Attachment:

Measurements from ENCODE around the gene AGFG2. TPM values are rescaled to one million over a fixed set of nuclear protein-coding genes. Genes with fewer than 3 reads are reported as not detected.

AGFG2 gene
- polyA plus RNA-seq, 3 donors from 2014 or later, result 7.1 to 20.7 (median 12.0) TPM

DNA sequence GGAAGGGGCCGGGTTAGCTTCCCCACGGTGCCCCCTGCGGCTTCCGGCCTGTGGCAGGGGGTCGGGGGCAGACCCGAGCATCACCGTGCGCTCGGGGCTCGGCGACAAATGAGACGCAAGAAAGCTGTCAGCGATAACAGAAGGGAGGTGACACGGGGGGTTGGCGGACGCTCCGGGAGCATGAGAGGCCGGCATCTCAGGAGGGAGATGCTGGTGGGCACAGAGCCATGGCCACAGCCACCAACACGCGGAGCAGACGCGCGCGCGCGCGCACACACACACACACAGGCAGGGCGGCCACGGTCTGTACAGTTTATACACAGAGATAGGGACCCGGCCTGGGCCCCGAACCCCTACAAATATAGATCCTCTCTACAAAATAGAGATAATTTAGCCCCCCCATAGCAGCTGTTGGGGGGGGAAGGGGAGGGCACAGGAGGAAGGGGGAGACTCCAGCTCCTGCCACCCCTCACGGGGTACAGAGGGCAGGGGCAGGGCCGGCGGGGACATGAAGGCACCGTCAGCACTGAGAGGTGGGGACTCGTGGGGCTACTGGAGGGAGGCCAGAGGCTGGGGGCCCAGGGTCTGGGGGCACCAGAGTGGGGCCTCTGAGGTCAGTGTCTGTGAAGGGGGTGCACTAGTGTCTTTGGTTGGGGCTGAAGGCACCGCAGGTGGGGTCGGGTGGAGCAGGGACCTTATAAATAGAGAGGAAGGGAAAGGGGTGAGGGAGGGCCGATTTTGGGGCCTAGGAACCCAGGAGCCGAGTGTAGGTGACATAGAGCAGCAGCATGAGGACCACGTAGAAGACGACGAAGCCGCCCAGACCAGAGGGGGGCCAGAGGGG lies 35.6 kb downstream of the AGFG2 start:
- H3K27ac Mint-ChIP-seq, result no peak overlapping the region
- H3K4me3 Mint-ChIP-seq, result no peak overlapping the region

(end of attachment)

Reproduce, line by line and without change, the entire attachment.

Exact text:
Measurements from ENCODE around the gene AGFG2. TPM values are rescaled to one million over a fixed set of nuclear protein-coding genes. Genes with fewer than 3 reads are reported as not detected.

AGFG2 gene
- polyA plus RNA-seq, 3 donors from 2014 or later, result 7.1 to 20.7 (median 12.0) TPM

DNA sequence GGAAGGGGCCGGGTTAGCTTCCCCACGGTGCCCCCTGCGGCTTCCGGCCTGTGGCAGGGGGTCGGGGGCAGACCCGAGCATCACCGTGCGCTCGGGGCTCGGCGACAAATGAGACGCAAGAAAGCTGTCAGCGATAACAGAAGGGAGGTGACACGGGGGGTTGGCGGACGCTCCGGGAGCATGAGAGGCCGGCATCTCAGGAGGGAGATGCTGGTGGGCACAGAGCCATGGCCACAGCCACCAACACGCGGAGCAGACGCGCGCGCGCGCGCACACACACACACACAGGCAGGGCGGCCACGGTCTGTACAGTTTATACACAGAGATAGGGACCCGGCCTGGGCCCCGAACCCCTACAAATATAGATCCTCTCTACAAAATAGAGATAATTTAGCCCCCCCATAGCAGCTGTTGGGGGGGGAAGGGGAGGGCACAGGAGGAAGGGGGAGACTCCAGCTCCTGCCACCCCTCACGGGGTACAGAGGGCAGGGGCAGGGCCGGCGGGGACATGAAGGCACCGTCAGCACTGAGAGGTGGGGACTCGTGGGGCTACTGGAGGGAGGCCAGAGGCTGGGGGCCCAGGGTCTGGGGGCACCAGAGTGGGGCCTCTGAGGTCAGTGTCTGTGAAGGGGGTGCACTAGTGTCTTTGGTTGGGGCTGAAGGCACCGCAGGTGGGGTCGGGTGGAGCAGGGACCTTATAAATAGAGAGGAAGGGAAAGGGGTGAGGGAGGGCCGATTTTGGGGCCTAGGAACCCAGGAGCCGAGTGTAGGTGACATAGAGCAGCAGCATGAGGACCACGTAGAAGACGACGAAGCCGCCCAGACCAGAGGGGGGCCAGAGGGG lies 35.6 kb downstream of the AGFG2 start:
- H3K27ac Mint-ChIP-seq, result no peak overlapping the region
- H3K4me3 Mint-ChIP-seq, result no peak overlapping the region